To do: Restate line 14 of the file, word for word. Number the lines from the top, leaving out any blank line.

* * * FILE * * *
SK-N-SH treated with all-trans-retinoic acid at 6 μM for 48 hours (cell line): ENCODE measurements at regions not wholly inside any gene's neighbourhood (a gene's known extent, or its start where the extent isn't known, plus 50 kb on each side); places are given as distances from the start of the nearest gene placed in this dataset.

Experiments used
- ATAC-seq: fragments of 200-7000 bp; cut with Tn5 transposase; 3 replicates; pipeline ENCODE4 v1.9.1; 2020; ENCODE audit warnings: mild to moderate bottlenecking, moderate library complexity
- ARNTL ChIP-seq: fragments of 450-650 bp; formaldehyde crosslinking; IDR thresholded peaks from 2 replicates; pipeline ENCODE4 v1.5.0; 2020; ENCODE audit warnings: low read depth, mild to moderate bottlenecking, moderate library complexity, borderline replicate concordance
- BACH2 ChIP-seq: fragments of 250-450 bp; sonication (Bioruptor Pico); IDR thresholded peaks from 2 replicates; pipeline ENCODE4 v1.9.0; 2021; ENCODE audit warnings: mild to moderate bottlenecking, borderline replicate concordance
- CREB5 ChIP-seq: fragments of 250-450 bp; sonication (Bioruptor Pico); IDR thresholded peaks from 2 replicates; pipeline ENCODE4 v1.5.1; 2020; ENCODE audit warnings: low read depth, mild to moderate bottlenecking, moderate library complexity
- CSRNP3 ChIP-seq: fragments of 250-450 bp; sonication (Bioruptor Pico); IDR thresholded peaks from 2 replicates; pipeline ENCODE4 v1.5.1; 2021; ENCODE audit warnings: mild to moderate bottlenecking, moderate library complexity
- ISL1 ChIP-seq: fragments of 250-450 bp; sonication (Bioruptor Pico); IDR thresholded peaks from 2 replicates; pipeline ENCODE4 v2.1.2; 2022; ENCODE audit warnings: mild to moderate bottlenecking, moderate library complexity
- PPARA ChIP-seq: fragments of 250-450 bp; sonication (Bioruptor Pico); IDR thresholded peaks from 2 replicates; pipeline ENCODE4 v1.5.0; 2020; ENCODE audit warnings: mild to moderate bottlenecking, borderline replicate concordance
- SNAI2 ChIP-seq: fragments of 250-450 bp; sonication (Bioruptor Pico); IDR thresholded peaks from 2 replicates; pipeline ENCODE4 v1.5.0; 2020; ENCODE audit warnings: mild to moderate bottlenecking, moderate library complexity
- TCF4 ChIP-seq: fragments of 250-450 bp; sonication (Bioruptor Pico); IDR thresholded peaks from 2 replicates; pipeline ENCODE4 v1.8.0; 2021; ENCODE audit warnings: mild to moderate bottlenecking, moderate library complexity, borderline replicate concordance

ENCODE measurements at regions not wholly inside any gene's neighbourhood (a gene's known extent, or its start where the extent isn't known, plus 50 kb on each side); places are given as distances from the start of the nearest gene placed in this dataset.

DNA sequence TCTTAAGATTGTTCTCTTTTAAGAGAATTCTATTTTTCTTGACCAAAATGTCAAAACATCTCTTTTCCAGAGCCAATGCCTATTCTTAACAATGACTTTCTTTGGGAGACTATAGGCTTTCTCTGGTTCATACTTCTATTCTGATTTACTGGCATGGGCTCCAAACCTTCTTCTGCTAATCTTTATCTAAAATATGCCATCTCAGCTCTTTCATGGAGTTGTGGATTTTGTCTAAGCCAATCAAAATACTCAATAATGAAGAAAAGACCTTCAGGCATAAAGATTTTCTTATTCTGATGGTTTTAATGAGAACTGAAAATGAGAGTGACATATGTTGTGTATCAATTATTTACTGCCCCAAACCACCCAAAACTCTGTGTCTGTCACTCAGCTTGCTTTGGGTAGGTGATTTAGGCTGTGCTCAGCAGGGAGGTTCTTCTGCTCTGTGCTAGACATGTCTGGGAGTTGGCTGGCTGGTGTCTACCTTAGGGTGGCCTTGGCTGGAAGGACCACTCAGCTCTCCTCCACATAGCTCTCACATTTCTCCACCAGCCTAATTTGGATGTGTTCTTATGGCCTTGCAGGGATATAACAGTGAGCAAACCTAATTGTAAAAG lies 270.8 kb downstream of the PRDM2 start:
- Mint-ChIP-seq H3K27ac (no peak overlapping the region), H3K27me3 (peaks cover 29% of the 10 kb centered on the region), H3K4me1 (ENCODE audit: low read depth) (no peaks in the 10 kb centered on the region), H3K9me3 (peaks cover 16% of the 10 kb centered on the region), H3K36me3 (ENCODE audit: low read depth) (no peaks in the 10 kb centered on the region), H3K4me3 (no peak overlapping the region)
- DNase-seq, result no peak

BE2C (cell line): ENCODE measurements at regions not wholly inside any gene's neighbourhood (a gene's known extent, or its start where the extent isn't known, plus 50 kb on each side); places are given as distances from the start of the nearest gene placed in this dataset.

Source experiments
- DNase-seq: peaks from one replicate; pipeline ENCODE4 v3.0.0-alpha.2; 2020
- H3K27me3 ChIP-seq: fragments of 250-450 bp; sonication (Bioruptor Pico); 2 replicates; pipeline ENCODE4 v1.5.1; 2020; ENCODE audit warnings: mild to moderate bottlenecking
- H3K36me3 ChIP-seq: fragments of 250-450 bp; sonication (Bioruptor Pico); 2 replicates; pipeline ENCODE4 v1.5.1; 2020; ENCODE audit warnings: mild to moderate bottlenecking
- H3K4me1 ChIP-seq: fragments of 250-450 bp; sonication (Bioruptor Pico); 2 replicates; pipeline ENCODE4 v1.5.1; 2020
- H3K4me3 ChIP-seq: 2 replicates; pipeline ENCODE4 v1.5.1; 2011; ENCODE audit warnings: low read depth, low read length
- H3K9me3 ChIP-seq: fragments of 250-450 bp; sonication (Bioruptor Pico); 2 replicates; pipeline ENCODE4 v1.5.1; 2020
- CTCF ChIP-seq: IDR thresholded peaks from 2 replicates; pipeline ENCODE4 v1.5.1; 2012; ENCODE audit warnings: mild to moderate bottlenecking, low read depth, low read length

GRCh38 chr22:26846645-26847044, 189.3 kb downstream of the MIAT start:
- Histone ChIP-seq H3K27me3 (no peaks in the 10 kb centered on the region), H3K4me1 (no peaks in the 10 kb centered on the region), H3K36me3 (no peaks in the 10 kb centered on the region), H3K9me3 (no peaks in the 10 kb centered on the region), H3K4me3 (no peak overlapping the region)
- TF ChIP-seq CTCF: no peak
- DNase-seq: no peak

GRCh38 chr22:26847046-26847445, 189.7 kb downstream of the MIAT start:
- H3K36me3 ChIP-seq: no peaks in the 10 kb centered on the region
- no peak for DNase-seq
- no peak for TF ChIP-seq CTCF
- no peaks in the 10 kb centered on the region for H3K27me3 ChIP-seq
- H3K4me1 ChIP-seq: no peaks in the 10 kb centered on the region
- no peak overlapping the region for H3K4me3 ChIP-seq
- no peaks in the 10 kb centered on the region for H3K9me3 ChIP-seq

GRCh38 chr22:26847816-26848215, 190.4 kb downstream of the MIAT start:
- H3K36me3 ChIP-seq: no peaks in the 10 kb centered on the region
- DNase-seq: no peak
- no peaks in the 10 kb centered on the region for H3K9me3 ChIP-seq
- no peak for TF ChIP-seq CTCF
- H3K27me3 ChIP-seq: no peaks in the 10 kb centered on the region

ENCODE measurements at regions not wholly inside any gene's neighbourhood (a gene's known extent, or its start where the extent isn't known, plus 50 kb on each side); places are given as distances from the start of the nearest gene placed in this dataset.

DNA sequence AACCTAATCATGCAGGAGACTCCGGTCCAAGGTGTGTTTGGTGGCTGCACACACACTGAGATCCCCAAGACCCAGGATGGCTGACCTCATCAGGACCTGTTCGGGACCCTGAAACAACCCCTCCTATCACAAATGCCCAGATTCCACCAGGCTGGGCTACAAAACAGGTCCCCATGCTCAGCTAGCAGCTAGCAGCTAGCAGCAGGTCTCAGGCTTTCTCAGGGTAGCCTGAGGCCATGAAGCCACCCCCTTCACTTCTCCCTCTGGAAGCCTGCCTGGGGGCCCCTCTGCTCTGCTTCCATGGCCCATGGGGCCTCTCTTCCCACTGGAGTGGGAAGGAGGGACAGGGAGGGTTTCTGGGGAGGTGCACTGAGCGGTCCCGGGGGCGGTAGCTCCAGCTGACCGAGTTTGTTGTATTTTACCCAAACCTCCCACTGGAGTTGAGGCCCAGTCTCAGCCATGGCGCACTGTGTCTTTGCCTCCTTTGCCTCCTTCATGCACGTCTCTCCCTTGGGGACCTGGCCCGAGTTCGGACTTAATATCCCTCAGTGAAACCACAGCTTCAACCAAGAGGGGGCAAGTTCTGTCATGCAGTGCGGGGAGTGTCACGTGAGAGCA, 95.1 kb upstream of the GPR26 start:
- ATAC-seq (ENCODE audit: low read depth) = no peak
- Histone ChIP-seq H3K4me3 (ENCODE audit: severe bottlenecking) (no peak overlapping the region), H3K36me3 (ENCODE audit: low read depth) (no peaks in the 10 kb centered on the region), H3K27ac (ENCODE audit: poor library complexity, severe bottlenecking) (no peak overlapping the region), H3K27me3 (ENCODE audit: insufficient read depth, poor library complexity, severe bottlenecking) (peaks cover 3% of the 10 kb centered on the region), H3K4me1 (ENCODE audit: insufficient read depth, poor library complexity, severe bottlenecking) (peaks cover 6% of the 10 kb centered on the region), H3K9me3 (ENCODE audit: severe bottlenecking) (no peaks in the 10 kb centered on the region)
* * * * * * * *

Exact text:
- Mint-ChIP-seq H3K27ac (no peak overlapping the region), H3K27me3 (peaks cover 29% of the 10 kb centered on the region), H3K4me1 (ENCODE audit: low read depth) (no peaks in the 10 kb centered on the region), H3K9me3 (peaks cover 16% of the 10 kb centered on the region), H3K36me3 (ENCODE audit: low read depth) (no peaks in the 10 kb centered on the region), H3K4me3 (no peak overlapping the region)